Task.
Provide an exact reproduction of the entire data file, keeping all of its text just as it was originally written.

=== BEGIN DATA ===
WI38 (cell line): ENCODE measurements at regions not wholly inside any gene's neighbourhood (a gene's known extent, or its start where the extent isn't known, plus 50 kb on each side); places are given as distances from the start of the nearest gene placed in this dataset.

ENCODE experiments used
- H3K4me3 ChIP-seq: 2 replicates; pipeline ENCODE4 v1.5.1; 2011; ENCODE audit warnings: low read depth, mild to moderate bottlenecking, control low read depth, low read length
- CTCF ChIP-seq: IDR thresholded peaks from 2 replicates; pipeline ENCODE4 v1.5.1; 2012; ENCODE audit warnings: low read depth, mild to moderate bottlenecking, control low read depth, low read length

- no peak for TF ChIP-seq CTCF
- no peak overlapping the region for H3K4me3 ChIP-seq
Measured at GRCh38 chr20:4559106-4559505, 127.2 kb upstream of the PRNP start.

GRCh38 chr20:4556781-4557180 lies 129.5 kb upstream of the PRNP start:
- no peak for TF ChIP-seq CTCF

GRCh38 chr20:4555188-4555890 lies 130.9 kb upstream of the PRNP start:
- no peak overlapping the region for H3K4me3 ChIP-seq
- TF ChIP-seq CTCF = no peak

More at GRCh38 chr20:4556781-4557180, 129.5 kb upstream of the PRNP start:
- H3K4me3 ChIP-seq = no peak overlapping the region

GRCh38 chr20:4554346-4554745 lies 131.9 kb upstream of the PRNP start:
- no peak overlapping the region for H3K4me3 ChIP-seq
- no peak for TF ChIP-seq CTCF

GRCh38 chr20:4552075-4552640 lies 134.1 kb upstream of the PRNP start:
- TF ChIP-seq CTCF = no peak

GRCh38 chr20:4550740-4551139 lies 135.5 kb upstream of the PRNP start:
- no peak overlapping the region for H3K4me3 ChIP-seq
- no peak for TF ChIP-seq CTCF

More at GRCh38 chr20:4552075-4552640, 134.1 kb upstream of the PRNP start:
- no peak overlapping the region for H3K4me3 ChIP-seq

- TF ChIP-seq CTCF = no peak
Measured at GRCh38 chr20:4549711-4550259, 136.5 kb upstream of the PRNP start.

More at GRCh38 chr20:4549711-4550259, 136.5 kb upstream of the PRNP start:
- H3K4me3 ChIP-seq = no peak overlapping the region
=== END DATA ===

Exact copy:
WI38 (cell line): ENCODE measurements at regions not wholly inside any gene's neighbourhood (a gene's known extent, or its start where the extent isn't known, plus 50 kb on each side); places are given as distances from the start of the nearest gene placed in this dataset.

ENCODE experiments used
- H3K4me3 ChIP-seq: 2 replicates; pipeline ENCODE4 v1.5.1; 2011; ENCODE audit warnings: low read depth, mild to moderate bottlenecking, control low read depth, low read length
- CTCF ChIP-seq: IDR thresholded peaks from 2 replicates; pipeline ENCODE4 v1.5.1; 2012; ENCODE audit warnings: low read depth, mild to moderate bottlenecking, control low read depth, low read length

- no peak for TF ChIP-seq CTCF
- no peak overlapping the region for H3K4me3 ChIP-seq
Measured at GRCh38 chr20:4559106-4559505, 127.2 kb upstream of the PRNP start.

GRCh38 chr20:4556781-4557180 lies 129.5 kb upstream of the PRNP start:
- no peak for TF ChIP-seq CTCF

GRCh38 chr20:4555188-4555890 lies 130.9 kb upstream of the PRNP start:
- no peak overlapping the region for H3K4me3 ChIP-seq
- TF ChIP-seq CTCF = no peak

More at GRCh38 chr20:4556781-4557180, 129.5 kb upstream of the PRNP start:
- H3K4me3 ChIP-seq = no peak overlapping the region

GRCh38 chr20:4554346-4554745 lies 131.9 kb upstream of the PRNP start:
- no peak overlapping the region for H3K4me3 ChIP-seq
- no peak for TF ChIP-seq CTCF

GRCh38 chr20:4552075-4552640 lies 134.1 kb upstream of the PRNP start:
- TF ChIP-seq CTCF = no peak

GRCh38 chr20:4550740-4551139 lies 135.5 kb upstream of the PRNP start:
- no peak overlapping the region for H3K4me3 ChIP-seq
- no peak for TF ChIP-seq CTCF

More at GRCh38 chr20:4552075-4552640, 134.1 kb upstream of the PRNP start:
- no peak overlapping the region for H3K4me3 ChIP-seq

- TF ChIP-seq CTCF = no peak
Measured at GRCh38 chr20:4549711-4550259, 136.5 kb upstream of the PRNP start.

More at GRCh38 chr20:4549711-4550259, 136.5 kb upstream of the PRNP start:
- H3K4me3 ChIP-seq = no peak overlapping the region